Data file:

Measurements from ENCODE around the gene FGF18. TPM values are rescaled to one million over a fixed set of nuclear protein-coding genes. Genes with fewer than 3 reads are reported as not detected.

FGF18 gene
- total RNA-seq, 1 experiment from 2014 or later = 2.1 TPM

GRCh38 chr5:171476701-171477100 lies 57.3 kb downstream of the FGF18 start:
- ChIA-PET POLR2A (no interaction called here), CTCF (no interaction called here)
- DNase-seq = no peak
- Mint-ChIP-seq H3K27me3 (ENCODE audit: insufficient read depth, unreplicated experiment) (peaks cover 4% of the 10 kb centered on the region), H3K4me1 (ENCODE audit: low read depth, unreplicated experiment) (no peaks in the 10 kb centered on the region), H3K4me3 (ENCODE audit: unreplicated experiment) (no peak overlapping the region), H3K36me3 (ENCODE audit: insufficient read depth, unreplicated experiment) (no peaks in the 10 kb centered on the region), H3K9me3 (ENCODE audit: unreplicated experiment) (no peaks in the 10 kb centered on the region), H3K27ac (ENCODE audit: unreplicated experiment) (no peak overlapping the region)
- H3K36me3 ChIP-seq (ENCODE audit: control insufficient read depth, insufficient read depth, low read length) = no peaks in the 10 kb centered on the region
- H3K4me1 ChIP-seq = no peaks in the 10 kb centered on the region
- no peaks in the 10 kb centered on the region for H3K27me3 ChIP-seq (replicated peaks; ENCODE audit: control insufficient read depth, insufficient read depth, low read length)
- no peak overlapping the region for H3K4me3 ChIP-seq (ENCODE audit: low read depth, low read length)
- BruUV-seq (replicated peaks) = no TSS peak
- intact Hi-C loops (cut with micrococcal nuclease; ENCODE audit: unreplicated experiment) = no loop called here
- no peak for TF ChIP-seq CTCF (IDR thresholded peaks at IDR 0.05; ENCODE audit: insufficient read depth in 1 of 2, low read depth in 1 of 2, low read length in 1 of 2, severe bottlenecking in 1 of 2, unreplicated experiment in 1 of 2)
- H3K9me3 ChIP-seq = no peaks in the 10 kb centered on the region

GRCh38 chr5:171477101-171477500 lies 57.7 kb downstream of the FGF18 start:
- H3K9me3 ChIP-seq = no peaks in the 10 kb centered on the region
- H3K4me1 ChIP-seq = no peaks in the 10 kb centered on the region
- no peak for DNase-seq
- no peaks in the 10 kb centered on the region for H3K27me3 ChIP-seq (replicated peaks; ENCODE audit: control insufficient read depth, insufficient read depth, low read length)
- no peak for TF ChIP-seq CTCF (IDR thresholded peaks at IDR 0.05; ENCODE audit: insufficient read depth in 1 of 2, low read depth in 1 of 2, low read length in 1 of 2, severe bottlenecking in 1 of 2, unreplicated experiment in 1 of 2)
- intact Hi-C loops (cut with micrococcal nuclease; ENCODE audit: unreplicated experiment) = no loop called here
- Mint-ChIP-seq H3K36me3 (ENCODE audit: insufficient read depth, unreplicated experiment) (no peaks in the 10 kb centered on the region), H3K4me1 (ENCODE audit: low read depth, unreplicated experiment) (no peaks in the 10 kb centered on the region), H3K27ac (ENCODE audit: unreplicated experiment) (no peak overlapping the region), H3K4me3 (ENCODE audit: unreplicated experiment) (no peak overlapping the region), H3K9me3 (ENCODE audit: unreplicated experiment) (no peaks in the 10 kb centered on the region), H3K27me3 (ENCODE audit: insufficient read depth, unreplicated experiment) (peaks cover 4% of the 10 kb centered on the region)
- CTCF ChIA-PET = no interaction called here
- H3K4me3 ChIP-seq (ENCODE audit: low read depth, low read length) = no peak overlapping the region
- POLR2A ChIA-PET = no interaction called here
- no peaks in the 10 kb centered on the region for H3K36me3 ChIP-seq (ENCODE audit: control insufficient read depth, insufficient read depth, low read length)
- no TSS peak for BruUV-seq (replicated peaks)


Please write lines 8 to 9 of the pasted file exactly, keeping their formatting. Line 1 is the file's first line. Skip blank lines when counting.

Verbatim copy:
- H3K36me3 ChIP-seq (ENCODE audit: control insufficient read depth, insufficient read depth, low read length) = no peaks in the 10 kb centered on the region
- H3K4me1 ChIP-seq = no peaks in the 10 kb centered on the region